No negotiations with Houthis at Geneva meetings: Yemen PM
Ali Akbar Salehi (C), leaves after a meeting on February 23, 2015 in Geneva. (AFP/Fabrice Coffrini)
Meetings in Geneva between Yemen’s internationally recognized government and the Houthi movement currently in control of large parts of the country will comprise “consultations not negotiations,” Prime Minister and Vice President Khaled Bahah said on Monday.
Speaking during a news conference in Riyadh, Bahah said there would be no “conditions” of any kind made during the meetings, which would simply put into practice the outcomes of previous political negotiations on the country’s future as well as the UN Security Council resolution on Yemen adopted in April.
Resolution 2216 stipulates the Houthis withdraw from all areas in Yemen currently under their control and cease all hostile action in the country. The government has set the Houthis complying with the outcomes of the resolution as a precondition for attending the Geneva meetings.
While not offering ironclad guarantees, UN Special Envoy on Yemen Ismail Ould Cheikh Ahmed last week told Yemen’s internationally recognized President Abd Rabbuh Mansur Hadi the Houthi leadership had promised it would abide by the resolution. Ould Cheikh Ahmed had met with a Houthi delegation in Sana’a just days before meeting Hadi.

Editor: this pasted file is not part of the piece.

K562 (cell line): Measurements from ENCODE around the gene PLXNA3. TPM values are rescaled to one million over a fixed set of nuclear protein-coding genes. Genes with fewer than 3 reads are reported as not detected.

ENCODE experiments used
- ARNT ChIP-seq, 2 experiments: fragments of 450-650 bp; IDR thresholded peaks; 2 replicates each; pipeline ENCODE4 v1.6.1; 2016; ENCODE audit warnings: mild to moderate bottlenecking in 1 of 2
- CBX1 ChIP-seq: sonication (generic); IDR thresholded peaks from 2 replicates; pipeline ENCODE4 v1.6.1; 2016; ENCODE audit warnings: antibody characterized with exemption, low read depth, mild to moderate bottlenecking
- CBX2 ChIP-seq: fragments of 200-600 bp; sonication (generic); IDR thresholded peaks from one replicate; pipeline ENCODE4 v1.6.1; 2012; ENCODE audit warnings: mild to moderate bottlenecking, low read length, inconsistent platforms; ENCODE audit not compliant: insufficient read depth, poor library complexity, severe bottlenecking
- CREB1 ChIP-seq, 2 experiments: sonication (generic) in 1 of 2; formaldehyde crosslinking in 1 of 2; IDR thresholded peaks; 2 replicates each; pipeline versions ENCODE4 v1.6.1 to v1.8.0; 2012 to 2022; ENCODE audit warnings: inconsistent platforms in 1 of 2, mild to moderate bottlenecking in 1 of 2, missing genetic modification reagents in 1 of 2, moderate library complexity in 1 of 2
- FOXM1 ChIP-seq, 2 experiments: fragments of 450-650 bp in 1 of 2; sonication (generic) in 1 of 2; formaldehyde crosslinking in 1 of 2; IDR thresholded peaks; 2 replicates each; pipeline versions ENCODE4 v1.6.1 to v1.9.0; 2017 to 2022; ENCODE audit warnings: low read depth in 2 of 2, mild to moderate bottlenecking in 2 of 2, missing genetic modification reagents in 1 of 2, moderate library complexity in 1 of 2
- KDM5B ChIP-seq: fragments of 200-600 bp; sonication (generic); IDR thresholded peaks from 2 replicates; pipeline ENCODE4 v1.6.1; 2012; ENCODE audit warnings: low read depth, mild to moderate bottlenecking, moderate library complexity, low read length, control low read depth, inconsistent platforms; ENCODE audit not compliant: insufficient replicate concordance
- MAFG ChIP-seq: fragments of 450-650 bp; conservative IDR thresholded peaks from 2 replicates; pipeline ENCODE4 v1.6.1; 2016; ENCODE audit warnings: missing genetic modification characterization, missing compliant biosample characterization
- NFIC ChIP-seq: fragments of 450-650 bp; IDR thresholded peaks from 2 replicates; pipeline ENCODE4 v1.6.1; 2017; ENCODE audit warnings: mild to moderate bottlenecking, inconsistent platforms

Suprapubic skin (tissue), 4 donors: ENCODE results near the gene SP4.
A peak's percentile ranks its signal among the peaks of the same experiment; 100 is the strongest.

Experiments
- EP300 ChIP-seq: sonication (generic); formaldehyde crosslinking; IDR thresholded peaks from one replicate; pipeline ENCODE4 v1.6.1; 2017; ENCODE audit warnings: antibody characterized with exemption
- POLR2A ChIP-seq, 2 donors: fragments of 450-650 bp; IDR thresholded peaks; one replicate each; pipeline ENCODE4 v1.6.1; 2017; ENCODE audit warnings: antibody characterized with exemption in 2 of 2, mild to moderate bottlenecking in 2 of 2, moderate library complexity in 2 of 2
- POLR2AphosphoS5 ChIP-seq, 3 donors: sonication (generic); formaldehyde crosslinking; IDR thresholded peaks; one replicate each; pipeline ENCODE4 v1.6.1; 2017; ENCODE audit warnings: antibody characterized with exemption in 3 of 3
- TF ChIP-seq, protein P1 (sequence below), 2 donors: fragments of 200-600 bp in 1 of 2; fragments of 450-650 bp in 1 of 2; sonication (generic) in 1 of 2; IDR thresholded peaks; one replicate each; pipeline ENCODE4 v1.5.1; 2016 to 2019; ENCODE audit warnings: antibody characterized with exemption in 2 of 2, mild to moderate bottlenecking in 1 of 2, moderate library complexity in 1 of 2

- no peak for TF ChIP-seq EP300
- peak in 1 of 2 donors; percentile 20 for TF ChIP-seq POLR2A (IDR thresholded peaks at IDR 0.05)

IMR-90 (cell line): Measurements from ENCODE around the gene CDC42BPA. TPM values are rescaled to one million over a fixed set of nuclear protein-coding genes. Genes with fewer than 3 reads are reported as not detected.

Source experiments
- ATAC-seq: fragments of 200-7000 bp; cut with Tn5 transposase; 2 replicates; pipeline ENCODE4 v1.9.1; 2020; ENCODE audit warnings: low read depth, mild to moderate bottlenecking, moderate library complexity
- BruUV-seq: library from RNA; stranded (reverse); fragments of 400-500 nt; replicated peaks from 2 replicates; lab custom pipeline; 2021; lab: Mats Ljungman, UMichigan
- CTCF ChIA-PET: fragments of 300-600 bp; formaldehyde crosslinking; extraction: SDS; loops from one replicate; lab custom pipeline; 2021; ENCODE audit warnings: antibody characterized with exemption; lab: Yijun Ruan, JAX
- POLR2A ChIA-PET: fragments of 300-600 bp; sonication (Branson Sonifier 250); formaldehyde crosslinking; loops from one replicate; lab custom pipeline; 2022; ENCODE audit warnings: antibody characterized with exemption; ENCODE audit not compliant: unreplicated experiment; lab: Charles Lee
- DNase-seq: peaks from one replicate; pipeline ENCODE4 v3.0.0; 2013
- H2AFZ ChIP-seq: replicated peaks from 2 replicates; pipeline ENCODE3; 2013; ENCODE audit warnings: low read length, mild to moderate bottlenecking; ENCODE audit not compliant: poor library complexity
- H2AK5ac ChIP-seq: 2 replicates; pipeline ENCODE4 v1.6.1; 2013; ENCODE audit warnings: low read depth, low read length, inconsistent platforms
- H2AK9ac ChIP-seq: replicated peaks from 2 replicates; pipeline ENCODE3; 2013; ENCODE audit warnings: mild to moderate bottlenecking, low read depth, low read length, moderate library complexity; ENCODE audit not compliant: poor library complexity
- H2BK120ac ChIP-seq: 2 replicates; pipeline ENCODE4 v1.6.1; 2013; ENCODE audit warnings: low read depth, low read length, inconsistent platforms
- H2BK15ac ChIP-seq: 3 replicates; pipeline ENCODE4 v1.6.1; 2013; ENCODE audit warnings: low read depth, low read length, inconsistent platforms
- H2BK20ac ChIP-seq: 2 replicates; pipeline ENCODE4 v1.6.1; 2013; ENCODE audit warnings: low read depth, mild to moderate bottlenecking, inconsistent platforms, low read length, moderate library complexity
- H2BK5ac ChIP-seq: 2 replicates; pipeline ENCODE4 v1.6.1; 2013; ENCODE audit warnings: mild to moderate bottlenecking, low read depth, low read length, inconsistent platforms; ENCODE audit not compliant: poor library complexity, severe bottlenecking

Speaking to Asharq Al-Awsat on Monday, Yemen’s Permanent Representative to the UN Khaled Alyemany said that the organization was in agreement that the meetings, scheduled to begin on June 14, would only comprise “consultations and not negotiations” with the Houthi movement.
A press release from UN Secretary-General Ban Ki-moon on Saturday referred to the meetings as “consultations” and stressed he hoped they would “restart a peaceful, orderly, inclusive and Yemeni-led transition process” based on Resolution 2216 and previous resolutions adopted by the Security Council on Yemen.
During the news conference in Riyadh, Bahah also said the Geneva meetings would discuss a possible humanitarian ceasefire to begin during the Muslim holy month of Ramadan, which starts on June 17.
He added however this was contingent upon the Houthis withdrawing from areas in the country currently under their control.
The current crisis in Yemen began when the Houthis’ militias occupied the capital Sanaa in September of 2014, also spreading throughout other areas in the country. The group then staged a coup in February putting President Hadi, Premier Bahah, and other members of the cabinet under house arrest.
The recent Saudi-led air campaign targeting the Houthis in Yemen began on March 26. This came following a request for military intervention by Hadi to Riyadh and its Arab partners, after he fled his house arrest and headed to the Saudi capital.
Saudi Arabia, its Arab allies, and the international community have accused Iran and former Yemeni president Ali Abdullah Saleh—who was ousted in 2012 following mass protests against his more than three decade rule—of supporting the Houthis and seeking to destabilize Yemen.
By Nasser Al-Haqbani and Heba Qudsi